Black Awareness Month enjoys limited success

By By Emily Miller

By Emily Miller

At the U, the beginning and end of February mark the onset and closure of Black History Month.

Programming at the U for the month-though somewhat meagerly attended-was packed with an impressive lineup of speakers and panelists, politicians, artists, photographers, filmmakers, writers, poets, faculty and local community members.

“This country could not have been established without black people. If you took away their contributions, there would be no America as we know it,” said Al Young, one of the presenters.

Attendance was low for many of the events, but students and organizers were still optimistic about the benefits of holding Black Awareness at the U.

Vice President for Diversity Karen Dace said the small turnout at many of the events might partially be because advertising and publicity for the month were inadequate.

“We could have pushed it more…These activities don’t have the [advertising] budgets. And it’s time. Faculty aren’t doing this as their job. They’re doing it on top of everything else,” Dace said.

U student Raquel Rasmussen said she thought the month was great. “You get to learn more about diversity, things you don’t learn in the classroom.”

Freshman Gregory Annis agreed that raising awareness about black experiences is a necessity at predominantly white institutions like the U.

He said Black Awareness Month is important. “A lot of white people have never had to learn these things before. They learn about black innovators. It improves the quality of our education and it improves relations between the races.”

Although the month tends to focus more on black Americans’ experiences, it also encompasses African, Caribbean, Indian, and other black American experiences.

For freshmen Athena Deng from Egypt and Patricia Malanga from the Congo, the month was educational, even if it didn’t apply directly to their own cultural experiences.

“[It] teaches me a lot about African-American experience here [in the United States]. I came from Africa straight to Utah, and people here are a bit close-minded,” Malanga said.

Both Malanga and Deng came to the United States to pursue higher education that is not typically available for women in their homelands.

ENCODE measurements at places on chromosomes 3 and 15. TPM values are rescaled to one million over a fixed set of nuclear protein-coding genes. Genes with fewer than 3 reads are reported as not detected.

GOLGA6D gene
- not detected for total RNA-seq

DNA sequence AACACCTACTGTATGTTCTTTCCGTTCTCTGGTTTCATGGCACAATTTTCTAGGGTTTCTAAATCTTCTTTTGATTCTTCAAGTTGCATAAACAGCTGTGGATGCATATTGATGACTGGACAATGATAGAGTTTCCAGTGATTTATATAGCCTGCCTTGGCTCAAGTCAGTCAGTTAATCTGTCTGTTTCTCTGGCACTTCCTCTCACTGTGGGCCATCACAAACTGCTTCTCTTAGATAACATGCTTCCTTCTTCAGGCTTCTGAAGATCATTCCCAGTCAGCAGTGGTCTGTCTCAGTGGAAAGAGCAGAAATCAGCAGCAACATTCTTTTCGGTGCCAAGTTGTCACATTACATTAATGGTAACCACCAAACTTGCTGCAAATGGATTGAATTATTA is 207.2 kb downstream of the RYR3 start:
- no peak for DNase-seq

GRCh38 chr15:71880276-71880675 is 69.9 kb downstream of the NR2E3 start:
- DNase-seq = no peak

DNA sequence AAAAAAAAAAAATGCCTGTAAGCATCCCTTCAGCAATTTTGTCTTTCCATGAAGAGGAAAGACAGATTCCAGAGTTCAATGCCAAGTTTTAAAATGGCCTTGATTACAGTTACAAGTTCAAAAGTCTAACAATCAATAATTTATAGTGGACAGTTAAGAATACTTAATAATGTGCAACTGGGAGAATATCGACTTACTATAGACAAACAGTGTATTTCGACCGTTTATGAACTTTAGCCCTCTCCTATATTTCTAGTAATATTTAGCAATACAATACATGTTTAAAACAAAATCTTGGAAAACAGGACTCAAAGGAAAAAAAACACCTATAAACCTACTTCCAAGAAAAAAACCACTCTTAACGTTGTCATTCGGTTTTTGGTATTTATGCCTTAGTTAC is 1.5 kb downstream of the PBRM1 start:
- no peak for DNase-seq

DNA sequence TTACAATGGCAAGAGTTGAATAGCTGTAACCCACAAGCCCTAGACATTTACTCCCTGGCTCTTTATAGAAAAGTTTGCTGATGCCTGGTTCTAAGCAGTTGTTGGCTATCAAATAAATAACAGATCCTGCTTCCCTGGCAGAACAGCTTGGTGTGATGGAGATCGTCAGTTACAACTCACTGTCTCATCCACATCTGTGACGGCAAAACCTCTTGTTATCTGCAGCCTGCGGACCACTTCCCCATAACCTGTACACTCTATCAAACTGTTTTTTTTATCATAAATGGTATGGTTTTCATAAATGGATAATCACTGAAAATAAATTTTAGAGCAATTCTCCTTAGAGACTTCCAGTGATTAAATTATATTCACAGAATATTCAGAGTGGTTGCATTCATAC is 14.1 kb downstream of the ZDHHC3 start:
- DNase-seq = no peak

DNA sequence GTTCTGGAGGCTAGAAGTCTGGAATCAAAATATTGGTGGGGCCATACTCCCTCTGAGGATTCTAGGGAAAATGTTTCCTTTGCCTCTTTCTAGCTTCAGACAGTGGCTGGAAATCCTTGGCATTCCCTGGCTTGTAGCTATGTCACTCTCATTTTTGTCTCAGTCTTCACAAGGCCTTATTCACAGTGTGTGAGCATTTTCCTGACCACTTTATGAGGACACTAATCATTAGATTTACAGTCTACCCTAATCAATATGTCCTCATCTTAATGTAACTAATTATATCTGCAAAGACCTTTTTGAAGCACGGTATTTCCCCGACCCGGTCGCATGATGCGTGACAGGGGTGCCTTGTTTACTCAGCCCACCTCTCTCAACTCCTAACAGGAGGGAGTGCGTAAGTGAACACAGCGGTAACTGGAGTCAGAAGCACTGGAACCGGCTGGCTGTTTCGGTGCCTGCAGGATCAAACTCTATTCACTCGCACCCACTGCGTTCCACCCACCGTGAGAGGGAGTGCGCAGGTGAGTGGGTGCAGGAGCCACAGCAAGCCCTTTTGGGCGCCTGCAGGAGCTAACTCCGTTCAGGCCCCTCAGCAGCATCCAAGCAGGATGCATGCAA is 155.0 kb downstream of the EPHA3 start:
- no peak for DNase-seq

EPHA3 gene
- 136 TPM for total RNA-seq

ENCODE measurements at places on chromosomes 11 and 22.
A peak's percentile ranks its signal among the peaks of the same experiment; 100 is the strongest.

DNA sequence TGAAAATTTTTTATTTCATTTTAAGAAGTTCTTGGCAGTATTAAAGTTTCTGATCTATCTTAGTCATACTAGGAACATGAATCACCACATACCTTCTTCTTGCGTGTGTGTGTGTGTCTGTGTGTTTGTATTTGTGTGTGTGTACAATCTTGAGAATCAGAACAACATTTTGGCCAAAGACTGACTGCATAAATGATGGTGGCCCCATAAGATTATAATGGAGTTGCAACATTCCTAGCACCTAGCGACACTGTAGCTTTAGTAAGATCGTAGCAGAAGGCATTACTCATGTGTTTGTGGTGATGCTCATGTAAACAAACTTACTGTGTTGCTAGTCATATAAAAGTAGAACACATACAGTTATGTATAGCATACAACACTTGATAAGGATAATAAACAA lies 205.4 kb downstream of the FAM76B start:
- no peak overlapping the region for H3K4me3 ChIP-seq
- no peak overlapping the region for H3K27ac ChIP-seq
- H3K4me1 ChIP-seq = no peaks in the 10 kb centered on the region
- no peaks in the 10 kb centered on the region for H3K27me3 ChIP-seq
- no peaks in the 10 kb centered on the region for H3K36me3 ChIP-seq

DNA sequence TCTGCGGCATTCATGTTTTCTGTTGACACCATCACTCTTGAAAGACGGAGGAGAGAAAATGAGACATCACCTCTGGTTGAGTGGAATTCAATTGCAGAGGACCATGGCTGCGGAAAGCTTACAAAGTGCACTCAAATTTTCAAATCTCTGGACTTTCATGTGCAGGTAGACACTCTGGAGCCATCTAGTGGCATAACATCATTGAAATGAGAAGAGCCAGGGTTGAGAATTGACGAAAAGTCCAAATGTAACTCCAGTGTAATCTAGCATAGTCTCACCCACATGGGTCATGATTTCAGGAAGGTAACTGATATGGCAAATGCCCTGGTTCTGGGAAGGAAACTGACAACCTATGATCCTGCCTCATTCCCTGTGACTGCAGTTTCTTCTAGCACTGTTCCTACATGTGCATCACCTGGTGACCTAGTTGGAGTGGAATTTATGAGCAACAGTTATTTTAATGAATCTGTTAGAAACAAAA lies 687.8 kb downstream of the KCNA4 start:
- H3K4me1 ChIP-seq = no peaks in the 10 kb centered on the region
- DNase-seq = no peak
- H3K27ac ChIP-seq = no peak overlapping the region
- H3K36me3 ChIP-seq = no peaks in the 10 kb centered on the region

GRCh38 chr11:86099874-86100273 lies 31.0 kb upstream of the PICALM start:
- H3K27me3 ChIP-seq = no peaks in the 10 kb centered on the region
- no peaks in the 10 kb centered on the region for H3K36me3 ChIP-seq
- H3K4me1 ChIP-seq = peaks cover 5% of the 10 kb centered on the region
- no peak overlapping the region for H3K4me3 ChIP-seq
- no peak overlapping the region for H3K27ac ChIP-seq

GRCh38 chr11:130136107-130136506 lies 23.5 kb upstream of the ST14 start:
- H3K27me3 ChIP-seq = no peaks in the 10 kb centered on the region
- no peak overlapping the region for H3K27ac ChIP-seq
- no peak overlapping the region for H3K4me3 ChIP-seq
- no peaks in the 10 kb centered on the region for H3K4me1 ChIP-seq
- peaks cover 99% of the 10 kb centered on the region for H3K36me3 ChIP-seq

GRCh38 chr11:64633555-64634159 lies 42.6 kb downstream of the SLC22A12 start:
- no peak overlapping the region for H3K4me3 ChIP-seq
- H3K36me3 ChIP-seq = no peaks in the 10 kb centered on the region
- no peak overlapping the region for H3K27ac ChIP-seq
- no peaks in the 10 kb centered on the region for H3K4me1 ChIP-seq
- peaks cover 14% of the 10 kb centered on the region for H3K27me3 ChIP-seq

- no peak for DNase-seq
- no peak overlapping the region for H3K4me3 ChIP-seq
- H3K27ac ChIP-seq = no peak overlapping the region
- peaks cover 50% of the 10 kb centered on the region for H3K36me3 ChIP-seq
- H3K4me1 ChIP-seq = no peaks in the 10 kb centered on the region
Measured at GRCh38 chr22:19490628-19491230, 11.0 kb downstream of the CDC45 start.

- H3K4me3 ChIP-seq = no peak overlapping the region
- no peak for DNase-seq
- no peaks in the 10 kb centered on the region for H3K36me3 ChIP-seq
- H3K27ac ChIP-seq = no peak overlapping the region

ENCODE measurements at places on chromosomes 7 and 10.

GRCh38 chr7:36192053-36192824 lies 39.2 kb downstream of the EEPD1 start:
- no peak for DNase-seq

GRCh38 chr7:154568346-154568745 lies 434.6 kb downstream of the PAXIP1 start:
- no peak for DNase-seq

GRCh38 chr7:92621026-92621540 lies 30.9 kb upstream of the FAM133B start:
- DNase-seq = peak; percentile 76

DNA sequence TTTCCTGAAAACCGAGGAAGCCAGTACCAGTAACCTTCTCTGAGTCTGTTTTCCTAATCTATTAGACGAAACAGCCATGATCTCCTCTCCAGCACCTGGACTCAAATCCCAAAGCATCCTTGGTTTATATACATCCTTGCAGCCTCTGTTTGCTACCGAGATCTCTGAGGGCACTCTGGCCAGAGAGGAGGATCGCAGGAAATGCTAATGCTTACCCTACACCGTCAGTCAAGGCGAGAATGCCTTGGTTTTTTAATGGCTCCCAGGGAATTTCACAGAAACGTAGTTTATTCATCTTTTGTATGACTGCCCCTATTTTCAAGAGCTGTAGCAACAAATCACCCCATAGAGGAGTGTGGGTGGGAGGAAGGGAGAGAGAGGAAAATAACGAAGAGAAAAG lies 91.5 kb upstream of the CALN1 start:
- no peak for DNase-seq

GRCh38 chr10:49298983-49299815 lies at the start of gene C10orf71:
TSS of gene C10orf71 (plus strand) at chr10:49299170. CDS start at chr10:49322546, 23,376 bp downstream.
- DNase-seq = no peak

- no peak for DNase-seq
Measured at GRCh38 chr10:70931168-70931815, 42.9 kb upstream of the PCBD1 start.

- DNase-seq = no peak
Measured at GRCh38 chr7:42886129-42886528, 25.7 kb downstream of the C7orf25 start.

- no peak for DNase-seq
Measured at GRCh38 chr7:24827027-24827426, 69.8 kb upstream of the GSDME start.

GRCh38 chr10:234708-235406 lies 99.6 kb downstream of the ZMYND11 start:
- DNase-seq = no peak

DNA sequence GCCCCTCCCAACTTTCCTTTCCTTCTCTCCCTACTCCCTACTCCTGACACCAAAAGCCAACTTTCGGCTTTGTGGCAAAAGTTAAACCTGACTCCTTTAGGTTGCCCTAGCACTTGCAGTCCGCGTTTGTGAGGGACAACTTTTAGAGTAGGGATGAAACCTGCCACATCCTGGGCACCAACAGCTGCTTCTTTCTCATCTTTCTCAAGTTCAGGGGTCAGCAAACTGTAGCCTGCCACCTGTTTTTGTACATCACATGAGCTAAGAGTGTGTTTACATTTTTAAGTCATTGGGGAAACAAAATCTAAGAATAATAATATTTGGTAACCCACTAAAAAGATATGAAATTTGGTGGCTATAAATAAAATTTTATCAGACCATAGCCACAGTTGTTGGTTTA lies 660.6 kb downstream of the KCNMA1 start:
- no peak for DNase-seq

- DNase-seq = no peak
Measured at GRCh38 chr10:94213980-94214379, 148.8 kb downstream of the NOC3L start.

Deng plans to return home after completing school. “I’ll go back a somebody,” she said.

Though they will earn respect for their educated status back home, Malanga said it isn’t always easy being a person of color at the U.

“You get spotted in classes if you don’t show up. You stand out. It’s hard because people don’t believe you can be educated because you’re a person of color,” she said.

Malanga said the month is valuable because it helps students of color overcome some of the obstacles they face in school by educating people about diversity.

“It shows Utah kids how the outside world is for blacks. The outside world is tough,” she said.

Black Scholars United moderator, Sara Hogan, attributed much of the success associated with diversity promotion at the U to former President Bernie Machen.

“Machen was a big change agent. The groundwork for diversity is here, but in order to have a campus community that has cultural competency, we need support. We need the push from the administration,” Hogan said.

This month’s events culminated with the celebration of the 50th anniversary of the Brown v. Board of Education decision in favor of school integration.

Wilfred Samuels, Black Awareness Month coordinator and professor of English and ethnic studies, pointed out that many students are ignorant of the benefits they have received as a result of the decision.

“As an institution for teaching and learning, this is part of our responsibility. We are developing young people who will go out and make a real difference,” he said.

Part of making a difference was expanding this month’s events to encompass the larger Salt Lake City community. Many events for Black Awareness took place outside of campus at the Distinctive Gallery of African American Arts and the Calvary Baptist Church.

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